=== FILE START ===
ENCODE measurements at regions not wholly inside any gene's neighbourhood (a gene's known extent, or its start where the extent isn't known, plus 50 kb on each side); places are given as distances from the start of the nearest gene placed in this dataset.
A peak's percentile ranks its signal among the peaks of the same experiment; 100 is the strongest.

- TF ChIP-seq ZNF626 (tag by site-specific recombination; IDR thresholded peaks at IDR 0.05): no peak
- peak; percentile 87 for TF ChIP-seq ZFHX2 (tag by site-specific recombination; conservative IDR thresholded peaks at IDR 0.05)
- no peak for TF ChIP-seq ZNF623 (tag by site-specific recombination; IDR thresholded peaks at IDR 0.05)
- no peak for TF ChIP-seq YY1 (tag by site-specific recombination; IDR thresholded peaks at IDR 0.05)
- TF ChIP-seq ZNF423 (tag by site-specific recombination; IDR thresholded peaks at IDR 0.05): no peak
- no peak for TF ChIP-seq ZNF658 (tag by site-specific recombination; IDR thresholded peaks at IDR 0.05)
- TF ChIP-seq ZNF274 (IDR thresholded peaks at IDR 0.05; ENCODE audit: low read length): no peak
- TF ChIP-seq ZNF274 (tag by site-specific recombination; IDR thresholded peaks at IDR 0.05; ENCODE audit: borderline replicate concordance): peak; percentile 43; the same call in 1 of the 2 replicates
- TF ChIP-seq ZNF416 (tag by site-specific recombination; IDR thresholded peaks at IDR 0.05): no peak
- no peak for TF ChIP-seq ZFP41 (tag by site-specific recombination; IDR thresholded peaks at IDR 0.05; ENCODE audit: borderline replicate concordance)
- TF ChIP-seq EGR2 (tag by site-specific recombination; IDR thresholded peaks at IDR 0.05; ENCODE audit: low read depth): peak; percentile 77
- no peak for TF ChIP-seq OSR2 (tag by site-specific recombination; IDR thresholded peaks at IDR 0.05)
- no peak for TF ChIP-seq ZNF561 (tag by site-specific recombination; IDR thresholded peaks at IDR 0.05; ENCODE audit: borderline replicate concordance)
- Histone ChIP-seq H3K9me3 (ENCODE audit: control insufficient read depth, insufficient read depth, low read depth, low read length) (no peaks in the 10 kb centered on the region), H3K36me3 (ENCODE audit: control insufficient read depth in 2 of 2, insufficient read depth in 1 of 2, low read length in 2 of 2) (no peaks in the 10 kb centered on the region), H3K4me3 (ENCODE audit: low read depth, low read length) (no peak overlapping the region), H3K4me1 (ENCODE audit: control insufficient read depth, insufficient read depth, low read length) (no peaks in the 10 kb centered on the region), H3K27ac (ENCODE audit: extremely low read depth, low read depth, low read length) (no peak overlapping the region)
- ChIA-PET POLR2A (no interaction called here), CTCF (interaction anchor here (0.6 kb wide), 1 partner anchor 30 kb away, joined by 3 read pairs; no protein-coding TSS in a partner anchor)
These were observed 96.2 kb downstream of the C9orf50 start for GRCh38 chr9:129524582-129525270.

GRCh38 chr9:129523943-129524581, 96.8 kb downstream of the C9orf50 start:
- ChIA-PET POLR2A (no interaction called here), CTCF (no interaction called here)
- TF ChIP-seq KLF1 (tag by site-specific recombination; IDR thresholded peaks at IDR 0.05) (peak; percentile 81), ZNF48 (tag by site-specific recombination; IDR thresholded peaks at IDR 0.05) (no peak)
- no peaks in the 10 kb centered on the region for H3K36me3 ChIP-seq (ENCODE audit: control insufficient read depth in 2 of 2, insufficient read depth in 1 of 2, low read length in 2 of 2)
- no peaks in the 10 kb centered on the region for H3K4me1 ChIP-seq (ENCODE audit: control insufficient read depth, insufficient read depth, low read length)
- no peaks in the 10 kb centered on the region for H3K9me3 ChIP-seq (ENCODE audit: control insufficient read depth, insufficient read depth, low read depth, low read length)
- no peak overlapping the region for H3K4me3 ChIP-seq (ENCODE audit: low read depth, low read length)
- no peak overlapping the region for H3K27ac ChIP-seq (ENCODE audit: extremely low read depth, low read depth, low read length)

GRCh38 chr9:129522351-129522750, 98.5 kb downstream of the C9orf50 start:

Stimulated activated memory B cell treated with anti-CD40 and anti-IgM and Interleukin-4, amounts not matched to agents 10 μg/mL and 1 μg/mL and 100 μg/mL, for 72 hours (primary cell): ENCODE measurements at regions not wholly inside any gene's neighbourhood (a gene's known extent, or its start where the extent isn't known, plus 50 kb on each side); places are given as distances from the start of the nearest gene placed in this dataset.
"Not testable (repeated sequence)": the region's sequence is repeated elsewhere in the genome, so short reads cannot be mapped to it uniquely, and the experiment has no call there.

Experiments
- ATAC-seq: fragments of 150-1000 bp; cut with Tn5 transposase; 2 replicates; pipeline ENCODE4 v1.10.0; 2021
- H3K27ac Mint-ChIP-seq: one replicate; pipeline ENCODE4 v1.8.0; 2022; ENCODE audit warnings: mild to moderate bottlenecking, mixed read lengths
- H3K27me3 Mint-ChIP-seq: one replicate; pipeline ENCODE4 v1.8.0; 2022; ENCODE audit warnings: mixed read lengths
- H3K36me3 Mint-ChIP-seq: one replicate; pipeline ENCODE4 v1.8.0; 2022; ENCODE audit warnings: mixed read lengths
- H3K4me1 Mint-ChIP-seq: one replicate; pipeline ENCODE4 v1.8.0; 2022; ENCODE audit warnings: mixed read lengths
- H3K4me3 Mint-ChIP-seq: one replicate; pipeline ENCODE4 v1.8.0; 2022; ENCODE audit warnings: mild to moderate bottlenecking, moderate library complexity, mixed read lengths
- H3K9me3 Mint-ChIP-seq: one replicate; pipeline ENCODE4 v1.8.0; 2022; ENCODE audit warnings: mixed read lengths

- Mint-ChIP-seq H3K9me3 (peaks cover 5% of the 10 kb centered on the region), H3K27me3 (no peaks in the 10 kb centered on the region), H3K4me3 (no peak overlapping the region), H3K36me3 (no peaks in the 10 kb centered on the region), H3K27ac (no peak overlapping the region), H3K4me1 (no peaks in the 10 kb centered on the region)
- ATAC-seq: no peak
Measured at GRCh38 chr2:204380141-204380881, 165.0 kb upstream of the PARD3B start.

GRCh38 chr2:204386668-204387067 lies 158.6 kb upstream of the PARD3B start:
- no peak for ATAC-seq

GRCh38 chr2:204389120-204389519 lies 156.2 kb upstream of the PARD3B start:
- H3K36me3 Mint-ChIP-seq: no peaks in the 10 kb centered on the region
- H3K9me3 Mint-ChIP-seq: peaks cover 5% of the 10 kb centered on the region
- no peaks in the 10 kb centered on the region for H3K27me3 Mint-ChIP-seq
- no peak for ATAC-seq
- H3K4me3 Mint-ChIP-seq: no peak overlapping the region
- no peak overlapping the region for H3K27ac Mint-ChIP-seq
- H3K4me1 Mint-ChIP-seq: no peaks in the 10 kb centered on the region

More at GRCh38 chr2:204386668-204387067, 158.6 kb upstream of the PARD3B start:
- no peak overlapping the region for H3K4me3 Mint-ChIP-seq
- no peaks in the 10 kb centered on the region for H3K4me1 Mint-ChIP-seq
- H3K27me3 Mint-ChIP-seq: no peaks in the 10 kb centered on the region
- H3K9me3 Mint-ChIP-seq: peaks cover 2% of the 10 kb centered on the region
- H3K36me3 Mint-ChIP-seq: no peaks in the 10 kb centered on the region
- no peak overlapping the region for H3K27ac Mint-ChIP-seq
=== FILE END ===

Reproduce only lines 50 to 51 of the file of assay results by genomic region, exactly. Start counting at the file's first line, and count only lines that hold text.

- H3K4me1 Mint-ChIP-seq: no peaks in the 10 kb centered on the region

More at GRCh38 chr2:204386668-204387067, 158.6 kb upstream of the PARD3B start: